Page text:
It’s the telling that makes each story unique. And that’s going to be true of your story, too. It’s not about the plot. It’s about the writing. Nobody can steal that.

You should be more worried that your plot has been overdone.

Unfortunately, memes have short life spans. So it's important to keep up with what's selling in your genre. You need to know when the reader-sheep have moved on to greener pastures..

I'm not telling anybody to abandon a WIP with an well-used plotline. But be aware you're going to have to work a little harder to make it stand out. I thought I'd never want to see another vampire movie, and then Dark Shadows came out. And I laughed my head off watching Vampires Suck last night. You can always take something tired and make it fresh with humor. Or Johnny Depp.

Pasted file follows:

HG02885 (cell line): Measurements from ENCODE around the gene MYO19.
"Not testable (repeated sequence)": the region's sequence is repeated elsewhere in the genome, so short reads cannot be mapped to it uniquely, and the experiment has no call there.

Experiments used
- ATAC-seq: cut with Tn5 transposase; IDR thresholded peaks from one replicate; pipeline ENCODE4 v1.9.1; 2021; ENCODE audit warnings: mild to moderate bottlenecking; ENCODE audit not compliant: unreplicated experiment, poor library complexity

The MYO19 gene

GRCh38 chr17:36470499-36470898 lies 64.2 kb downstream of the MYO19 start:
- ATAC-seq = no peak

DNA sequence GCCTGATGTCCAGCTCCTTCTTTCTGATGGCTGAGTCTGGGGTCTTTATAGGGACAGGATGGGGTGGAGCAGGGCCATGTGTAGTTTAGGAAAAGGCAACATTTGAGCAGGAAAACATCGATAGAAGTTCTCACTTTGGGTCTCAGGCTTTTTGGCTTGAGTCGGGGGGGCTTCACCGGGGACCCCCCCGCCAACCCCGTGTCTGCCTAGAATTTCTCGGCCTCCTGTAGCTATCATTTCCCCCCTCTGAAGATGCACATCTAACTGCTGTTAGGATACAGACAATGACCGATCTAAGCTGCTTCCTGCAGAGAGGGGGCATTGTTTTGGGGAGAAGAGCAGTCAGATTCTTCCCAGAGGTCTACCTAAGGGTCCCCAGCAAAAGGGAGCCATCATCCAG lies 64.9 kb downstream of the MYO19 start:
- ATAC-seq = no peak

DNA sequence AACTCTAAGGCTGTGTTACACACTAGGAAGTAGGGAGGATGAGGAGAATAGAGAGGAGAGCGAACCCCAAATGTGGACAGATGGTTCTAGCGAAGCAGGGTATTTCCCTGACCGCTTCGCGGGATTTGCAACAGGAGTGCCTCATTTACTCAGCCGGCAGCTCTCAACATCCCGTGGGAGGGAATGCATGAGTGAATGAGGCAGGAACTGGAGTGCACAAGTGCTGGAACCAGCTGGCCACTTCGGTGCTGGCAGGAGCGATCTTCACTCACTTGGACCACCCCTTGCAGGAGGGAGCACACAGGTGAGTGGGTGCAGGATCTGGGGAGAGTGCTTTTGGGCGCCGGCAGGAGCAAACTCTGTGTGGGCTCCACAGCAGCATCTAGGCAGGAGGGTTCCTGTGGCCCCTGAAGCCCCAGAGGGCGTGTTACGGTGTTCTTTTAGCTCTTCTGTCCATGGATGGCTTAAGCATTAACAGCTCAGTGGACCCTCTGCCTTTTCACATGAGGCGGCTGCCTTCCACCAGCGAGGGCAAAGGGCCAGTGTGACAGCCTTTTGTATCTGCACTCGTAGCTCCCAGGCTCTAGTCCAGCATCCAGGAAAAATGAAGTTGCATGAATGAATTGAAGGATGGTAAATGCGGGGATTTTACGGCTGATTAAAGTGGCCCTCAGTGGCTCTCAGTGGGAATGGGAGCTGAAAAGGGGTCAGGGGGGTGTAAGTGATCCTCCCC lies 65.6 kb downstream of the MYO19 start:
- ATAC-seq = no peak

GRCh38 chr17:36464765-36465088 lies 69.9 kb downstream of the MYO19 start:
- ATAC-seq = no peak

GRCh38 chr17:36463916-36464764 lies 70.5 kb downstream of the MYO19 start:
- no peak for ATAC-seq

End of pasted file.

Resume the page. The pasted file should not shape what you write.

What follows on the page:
Here are some overdone plots I see agents and readers complain about:

1) The thinly disguised memoir/rant

2) The wish-fulfillment road-trip fantasy

3) Obvious or copy-cat plot devices

On the other hand, oldies can be goodies in the right hands. Nothing was more tired than the English boarding school melodrama before J. K. Rowling put her spin on it.

The way to avoid this is to read books in your genre before you start. It’s essential to know what’s out there. You may think you’re the first person ever to think of mashing up B-movies with classics, and unless you look at your local bookstore shelves and see Pride and Prejudice and Zombies, you won’t know it’s been done, and you’ll think “Seth Grahame-Smith stole my plot!”

What about you, scriveners? Have you ever had your brilliant plot show up in somebody else’s book? Have you had somebody try to sell you a plot or use their plot and split the proceeds 50-50? What did you do? Have you tried to write a book with one of the overdone plots? (I sure have: writer writing a novel—still have it in a drawer.)